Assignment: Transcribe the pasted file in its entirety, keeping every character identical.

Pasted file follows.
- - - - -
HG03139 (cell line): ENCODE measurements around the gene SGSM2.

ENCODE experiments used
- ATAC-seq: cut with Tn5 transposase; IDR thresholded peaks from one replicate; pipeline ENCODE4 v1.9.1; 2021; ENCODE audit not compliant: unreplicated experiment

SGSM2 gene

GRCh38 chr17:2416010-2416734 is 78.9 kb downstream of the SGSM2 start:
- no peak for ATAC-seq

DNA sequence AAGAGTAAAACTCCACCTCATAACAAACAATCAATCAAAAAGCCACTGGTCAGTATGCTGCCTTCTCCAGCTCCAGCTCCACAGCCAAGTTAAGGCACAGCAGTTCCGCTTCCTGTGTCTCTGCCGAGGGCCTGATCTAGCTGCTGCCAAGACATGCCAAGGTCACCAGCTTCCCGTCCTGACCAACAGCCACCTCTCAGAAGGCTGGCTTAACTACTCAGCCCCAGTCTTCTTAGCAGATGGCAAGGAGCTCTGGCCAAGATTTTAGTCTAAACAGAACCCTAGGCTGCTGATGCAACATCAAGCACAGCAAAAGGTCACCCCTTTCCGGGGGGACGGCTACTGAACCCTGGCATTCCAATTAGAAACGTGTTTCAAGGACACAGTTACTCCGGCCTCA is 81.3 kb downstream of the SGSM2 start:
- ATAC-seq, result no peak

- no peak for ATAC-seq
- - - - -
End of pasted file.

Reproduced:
HG03139 (cell line): ENCODE measurements around the gene SGSM2.

ENCODE experiments used
- ATAC-seq: cut with Tn5 transposase; IDR thresholded peaks from one replicate; pipeline ENCODE4 v1.9.1; 2021; ENCODE audit not compliant: unreplicated experiment

SGSM2 gene

GRCh38 chr17:2416010-2416734 is 78.9 kb downstream of the SGSM2 start:
- no peak for ATAC-seq

DNA sequence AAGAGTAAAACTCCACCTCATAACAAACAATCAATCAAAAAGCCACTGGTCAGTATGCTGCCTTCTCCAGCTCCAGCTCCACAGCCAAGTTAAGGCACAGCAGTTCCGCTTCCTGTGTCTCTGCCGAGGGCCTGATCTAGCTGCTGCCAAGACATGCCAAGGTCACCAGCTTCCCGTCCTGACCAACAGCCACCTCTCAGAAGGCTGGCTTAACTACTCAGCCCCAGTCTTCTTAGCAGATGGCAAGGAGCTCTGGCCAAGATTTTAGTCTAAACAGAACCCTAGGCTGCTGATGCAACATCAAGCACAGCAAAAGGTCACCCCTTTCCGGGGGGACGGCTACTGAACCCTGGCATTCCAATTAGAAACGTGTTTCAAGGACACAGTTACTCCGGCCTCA is 81.3 kb downstream of the SGSM2 start:
- ATAC-seq, result no peak

- no peak for ATAC-seq